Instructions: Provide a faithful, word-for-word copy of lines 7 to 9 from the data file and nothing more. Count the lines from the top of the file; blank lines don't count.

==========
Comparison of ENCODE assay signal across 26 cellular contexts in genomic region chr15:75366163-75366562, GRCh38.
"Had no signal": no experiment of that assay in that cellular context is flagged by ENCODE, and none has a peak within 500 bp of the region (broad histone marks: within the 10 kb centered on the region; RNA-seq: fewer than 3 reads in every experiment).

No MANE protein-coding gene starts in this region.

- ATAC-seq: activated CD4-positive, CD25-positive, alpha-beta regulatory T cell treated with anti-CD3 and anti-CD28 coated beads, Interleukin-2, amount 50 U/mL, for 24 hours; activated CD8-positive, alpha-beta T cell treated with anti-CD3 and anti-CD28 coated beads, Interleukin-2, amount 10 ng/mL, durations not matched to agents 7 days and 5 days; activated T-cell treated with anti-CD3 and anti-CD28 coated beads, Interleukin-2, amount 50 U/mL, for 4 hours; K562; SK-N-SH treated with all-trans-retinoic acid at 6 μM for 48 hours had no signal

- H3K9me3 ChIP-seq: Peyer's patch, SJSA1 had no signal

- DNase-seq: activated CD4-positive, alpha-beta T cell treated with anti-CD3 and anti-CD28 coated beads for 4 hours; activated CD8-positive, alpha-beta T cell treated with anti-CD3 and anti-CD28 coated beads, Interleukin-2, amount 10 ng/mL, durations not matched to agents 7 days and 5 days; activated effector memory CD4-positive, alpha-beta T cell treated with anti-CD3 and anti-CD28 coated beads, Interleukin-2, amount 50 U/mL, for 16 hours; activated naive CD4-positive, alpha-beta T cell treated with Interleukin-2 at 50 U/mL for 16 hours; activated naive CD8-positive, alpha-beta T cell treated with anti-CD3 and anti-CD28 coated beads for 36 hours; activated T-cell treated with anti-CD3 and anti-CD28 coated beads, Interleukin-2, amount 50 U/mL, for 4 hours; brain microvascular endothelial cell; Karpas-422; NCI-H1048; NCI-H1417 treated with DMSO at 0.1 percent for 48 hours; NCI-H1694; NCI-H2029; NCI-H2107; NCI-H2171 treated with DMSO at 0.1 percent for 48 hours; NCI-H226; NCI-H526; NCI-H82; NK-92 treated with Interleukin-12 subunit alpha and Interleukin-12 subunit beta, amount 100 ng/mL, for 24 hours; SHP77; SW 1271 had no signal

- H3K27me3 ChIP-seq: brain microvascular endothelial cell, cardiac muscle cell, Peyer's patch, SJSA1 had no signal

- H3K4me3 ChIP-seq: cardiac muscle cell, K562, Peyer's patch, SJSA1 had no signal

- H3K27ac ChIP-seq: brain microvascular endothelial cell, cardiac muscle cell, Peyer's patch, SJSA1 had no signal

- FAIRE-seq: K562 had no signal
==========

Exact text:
- H3K27me3 ChIP-seq: brain microvascular endothelial cell, cardiac muscle cell, Peyer's patch, SJSA1 had no signal

- H3K4me3 ChIP-seq: cardiac muscle cell, K562, Peyer's patch, SJSA1 had no signal

- H3K27ac ChIP-seq: brain microvascular endothelial cell, cardiac muscle cell, Peyer's patch, SJSA1 had no signal